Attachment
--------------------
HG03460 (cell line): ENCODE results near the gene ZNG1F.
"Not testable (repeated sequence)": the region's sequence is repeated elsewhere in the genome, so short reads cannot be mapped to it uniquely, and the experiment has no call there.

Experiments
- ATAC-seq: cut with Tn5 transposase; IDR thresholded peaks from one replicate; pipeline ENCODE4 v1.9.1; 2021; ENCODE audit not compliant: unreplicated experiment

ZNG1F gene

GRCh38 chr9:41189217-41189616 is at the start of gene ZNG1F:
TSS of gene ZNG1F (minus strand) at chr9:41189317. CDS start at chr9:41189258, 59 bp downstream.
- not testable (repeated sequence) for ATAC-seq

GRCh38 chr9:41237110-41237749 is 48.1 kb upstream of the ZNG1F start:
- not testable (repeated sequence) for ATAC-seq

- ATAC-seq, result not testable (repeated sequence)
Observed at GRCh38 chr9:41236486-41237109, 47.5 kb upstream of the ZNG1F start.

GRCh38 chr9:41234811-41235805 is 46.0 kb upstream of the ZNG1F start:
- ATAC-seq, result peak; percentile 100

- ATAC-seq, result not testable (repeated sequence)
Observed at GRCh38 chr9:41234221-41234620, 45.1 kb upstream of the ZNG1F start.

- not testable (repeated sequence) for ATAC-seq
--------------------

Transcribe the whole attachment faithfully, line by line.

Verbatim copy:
HG03460 (cell line): ENCODE results near the gene ZNG1F.
"Not testable (repeated sequence)": the region's sequence is repeated elsewhere in the genome, so short reads cannot be mapped to it uniquely, and the experiment has no call there.

Experiments
- ATAC-seq: cut with Tn5 transposase; IDR thresholded peaks from one replicate; pipeline ENCODE4 v1.9.1; 2021; ENCODE audit not compliant: unreplicated experiment

ZNG1F gene

GRCh38 chr9:41189217-41189616 is at the start of gene ZNG1F:
TSS of gene ZNG1F (minus strand) at chr9:41189317. CDS start at chr9:41189258, 59 bp downstream.
- not testable (repeated sequence) for ATAC-seq

GRCh38 chr9:41237110-41237749 is 48.1 kb upstream of the ZNG1F start:
- not testable (repeated sequence) for ATAC-seq

- ATAC-seq, result not testable (repeated sequence)
Observed at GRCh38 chr9:41236486-41237109, 47.5 kb upstream of the ZNG1F start.

GRCh38 chr9:41234811-41235805 is 46.0 kb upstream of the ZNG1F start:
- ATAC-seq, result peak; percentile 100

- ATAC-seq, result not testable (repeated sequence)
Observed at GRCh38 chr9:41234221-41234620, 45.1 kb upstream of the ZNG1F start.

- not testable (repeated sequence) for ATAC-seq